Mega-mergers are not common in the office supply industry, but one is now in the works.
Last February shareholders gave the Office Depot, Inc. and Staples, Inc. $6.3 billion buyout offer a greenlight. Under the agreement Staples, the office supply behemoth, acquires all of the outstanding shares of Office Depot. Office Depot’s shareholders also liked the proposal with 99.5 percent of the votes cast in favor of the deal.
If the merger moves ahead and receives regulatory approval, it will be one of the largest mergers in office supply sector history. Staples (SPLS), is based in Framington, Mass. just outside of Boston. Office Depot (ODP), now known as Office Depot/Office Max after the companies merged in 2013, is based in Boca Raton, Fla. Staples and Office Depot are multinational companies with international offices and e-commerce capability.
While there are no guarantees that the merger will make it to the finish line, regulators are hoping that it will be finalized by the end of the 2015.
Companies such as Office Depot and Staples are currently feeling the pressure from the rapid changes in technology. The industry has been affected by the steady uptick of online sales from online companies such as Amazon.com, Inc.
To be sure, the merger is not new and comes with an 18-year history. On Sept. 4, 1996 the companies announced plans to merge, but a year later the proposal was nixed by the Federal Trade Commission (FTC), who said that the merger would lead to a monopoly.
Second Time the Charm?
Analysts suggested that the Staples-Office Depot merger is likely to get the regulatory nod this time, unlike 18 years ago when the FTC blasted the potential merger as anticompetitive.
The merger could work well for both companies and the industry. “Staying competitive in the current market will be more viable for both companies if they work together, which is a fairly common theme in the field of mergers and acquisitions,” according to an editorial by The National Law Review.
There are signs that regulators are open to such a deal in the office supply industry. In 2013, the Office Depot and OfficeMax merged after they received FTC approval. (See also: Office Depot Broadly Meets Expectations for Q2.)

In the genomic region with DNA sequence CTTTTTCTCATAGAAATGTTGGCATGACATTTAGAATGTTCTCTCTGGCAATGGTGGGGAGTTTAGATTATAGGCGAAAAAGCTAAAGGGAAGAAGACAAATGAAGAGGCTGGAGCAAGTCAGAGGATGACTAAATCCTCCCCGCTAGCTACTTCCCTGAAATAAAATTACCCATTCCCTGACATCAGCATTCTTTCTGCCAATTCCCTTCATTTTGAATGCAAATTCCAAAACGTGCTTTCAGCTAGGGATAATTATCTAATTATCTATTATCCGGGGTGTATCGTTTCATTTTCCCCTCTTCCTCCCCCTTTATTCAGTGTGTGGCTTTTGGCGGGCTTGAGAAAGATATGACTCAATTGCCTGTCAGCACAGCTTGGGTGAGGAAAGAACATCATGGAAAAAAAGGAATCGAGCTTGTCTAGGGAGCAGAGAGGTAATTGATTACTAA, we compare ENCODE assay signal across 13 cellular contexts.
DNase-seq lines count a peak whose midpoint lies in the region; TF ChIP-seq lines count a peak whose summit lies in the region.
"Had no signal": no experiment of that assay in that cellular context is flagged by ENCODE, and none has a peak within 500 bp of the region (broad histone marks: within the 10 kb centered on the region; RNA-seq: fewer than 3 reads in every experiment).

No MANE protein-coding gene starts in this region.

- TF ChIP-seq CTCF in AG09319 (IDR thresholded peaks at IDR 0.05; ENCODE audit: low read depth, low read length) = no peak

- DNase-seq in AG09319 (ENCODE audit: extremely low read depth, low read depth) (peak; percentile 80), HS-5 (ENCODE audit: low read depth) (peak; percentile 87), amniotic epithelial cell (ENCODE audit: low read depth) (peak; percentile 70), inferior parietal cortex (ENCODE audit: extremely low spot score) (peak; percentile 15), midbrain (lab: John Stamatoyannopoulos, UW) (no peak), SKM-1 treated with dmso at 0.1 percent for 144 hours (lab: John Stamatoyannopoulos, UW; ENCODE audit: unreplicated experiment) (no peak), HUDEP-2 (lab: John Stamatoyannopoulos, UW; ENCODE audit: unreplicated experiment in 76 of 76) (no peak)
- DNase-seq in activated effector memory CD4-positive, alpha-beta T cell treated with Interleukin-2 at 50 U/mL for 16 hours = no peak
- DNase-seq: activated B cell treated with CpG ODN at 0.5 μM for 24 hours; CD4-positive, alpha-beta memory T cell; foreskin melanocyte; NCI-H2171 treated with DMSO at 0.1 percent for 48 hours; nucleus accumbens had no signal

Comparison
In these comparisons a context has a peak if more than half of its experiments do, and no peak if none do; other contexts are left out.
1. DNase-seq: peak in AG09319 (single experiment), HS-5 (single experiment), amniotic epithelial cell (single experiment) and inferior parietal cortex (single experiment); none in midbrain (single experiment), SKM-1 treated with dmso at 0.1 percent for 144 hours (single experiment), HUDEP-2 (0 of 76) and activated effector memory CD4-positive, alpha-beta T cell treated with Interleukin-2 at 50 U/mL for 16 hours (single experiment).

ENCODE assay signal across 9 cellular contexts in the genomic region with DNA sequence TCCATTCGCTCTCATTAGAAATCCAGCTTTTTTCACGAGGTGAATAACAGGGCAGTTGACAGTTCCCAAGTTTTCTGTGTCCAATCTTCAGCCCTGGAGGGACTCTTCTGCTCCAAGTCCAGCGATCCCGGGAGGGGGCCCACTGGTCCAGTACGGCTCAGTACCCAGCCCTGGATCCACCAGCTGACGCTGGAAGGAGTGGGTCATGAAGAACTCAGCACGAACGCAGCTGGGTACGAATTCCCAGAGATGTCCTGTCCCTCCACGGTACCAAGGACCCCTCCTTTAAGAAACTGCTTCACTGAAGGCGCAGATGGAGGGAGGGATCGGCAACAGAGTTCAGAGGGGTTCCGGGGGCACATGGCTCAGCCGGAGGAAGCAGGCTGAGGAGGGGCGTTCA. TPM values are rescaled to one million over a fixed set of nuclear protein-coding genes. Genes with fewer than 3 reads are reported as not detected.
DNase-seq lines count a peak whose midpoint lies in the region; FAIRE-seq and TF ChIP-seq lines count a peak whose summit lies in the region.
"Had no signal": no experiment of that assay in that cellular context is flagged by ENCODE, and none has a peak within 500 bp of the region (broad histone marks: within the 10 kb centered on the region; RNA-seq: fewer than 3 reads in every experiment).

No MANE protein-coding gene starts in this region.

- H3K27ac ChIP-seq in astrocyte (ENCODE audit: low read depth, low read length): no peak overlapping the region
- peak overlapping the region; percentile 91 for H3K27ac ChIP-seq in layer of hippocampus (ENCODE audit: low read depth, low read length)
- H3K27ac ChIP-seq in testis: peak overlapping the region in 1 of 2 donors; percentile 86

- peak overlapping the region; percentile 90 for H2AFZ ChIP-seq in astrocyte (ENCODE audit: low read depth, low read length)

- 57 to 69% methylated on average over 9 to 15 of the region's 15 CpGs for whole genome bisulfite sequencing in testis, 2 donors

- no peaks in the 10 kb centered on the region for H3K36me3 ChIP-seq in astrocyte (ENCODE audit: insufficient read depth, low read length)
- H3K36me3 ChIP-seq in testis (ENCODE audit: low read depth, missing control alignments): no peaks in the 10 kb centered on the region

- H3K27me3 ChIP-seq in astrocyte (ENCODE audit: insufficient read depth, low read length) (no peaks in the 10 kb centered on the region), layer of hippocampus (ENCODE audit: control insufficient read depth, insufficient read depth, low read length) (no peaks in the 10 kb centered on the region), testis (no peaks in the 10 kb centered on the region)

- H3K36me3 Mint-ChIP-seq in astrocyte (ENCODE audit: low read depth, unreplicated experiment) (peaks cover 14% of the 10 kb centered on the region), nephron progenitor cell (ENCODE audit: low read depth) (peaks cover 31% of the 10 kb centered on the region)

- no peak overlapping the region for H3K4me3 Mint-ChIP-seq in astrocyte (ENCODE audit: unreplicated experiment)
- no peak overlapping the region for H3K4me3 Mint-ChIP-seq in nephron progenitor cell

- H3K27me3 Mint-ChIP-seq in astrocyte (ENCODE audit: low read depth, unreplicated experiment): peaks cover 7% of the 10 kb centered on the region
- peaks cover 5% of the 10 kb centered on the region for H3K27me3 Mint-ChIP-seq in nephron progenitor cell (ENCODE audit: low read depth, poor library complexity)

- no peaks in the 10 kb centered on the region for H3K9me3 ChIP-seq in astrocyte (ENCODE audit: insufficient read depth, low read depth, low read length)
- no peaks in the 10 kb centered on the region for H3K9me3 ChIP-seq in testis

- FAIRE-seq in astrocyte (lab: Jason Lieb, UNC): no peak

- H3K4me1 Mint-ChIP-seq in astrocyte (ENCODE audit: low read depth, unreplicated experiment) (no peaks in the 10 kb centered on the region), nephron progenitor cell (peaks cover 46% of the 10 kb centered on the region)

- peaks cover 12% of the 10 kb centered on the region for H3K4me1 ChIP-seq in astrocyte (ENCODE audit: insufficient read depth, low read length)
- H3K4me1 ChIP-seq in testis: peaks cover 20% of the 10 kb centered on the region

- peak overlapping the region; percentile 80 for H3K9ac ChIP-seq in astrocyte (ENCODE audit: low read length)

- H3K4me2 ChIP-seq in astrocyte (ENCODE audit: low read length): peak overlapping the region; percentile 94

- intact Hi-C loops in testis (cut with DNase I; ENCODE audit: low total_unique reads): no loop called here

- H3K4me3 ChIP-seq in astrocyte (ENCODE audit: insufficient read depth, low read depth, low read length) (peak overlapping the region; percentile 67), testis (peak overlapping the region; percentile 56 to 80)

That said, the Staples and Office Depot merger still has numerous challenges. In order to move forward, the merger needs the nod from antitrust regulators. In August the companies delayed finalizing the merger to provide more information to the FTC. This legal and administrative step puts the merger back 45 days from the time that the FTC receives the information.
Prior to that, in late June the merger saw another blip when a federal judge turned down the proposed merger of Sysco Corporation’s $8.2 billion takeover of US Foods Inc. Regulators said that the combination of the two companies would impact competition and ignite a price hike.
The news rattled investors, many who are banking on the FTC’s blessing of the Office Depot and Staples’ merger. As a result of the news, shares of Office Depot and Staples’ stocks took a dive.
Still, there is a slant of sun in numerous respects. The merger has gotten the nod from Chinese and New Zealand authorities, and it has the backing of online retail giant Amazon.com, Inc. (AMZN) too.
According to various media reports, Jeff Bezos, the CEO of Amazon, has let regulators know that Amazon approves of the deal as it would prefer to face fewer rivals. The e-commerce giant wants to expand its Amazon Business unit, which gives free two-day shipping for orders of $49 or more on office supplies.
Given the rapid changes in technology and the continued popularity of e-commerce, office supply companies have had to expand their Internet-based sales. Staples, for example, gave their their B2B e-commerce site Staples Advantage a makeover in early 2015. The company also relaunched its website Staples.com, the primary site for its online sales. In 2014, Office Depot made its website more search engine friendly.
That said, many proponents of the merger suggest that a merger between Staples and Office Depot is critical to keep the companies and the sector competitive when faced with the realities of the information age. But before the deal is clinched, some analysts warn shareholders that the stock of both companies could see some turbulence. (See related: Staples Buyout of Office Depot Ready to Collapse?)
The Bottom Line
There are no guarantees that the merger between Staples and Office Depot will make it to the finish line, but with support from shareholders, industry experts, and even Amazon.com, a merger by the end of the 2015 looks promising.